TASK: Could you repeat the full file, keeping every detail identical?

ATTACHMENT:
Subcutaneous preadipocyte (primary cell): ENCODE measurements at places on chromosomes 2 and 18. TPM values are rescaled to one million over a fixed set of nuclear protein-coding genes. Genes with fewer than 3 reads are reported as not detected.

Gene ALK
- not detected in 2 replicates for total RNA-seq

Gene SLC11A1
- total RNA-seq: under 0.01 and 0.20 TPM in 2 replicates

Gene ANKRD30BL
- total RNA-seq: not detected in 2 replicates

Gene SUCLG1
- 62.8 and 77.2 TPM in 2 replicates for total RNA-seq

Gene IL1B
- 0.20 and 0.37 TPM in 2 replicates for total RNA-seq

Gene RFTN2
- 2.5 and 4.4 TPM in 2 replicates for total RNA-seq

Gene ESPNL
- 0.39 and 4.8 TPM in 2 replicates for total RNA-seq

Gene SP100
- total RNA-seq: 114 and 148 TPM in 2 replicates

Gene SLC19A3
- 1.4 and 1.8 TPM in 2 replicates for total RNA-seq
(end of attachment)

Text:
Subcutaneous preadipocyte (primary cell): ENCODE measurements at places on chromosomes 2 and 18. TPM values are rescaled to one million over a fixed set of nuclear protein-coding genes. Genes with fewer than 3 reads are reported as not detected.

Gene ALK
- not detected in 2 replicates for total RNA-seq

Gene SLC11A1
- total RNA-seq: under 0.01 and 0.20 TPM in 2 replicates

Gene ANKRD30BL
- total RNA-seq: not detected in 2 replicates

Gene SUCLG1
- 62.8 and 77.2 TPM in 2 replicates for total RNA-seq

Gene IL1B
- 0.20 and 0.37 TPM in 2 replicates for total RNA-seq

Gene RFTN2
- 2.5 and 4.4 TPM in 2 replicates for total RNA-seq

Gene ESPNL
- 0.39 and 4.8 TPM in 2 replicates for total RNA-seq

Gene SP100
- total RNA-seq: 114 and 148 TPM in 2 replicates

Gene SLC19A3
- 1.4 and 1.8 TPM in 2 replicates for total RNA-seq